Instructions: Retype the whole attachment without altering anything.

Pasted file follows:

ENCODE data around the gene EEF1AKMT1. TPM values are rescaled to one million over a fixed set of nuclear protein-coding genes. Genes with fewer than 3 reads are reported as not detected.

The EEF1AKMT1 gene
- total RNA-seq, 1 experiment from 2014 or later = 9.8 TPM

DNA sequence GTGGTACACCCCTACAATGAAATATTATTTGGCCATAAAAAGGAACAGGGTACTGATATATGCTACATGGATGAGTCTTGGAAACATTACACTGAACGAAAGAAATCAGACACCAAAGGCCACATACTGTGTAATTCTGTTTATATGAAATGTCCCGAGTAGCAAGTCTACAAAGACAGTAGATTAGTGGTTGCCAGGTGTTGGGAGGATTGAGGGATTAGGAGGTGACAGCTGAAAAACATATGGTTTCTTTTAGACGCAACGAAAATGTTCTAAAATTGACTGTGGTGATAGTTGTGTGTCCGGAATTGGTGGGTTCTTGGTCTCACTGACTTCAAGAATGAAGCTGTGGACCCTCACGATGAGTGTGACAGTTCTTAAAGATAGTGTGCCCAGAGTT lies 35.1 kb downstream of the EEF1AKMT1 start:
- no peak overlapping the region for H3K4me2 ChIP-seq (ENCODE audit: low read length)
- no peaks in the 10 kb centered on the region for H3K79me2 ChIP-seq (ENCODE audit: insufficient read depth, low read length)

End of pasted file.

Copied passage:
ENCODE data around the gene EEF1AKMT1. TPM values are rescaled to one million over a fixed set of nuclear protein-coding genes. Genes with fewer than 3 reads are reported as not detected.

The EEF1AKMT1 gene
- total RNA-seq, 1 experiment from 2014 or later = 9.8 TPM

DNA sequence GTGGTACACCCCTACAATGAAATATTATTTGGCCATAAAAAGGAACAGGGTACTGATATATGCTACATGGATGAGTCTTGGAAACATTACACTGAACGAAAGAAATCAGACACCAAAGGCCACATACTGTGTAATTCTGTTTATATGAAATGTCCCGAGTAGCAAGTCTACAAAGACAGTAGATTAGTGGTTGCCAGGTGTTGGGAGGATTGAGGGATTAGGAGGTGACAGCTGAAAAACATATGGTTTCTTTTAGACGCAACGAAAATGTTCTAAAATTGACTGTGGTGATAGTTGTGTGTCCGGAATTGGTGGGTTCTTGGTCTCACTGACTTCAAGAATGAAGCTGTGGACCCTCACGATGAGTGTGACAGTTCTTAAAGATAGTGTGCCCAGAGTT lies 35.1 kb downstream of the EEF1AKMT1 start:
- no peak overlapping the region for H3K4me2 ChIP-seq (ENCODE audit: low read length)
- no peaks in the 10 kb centered on the region for H3K79me2 ChIP-seq (ENCODE audit: insufficient read depth, low read length)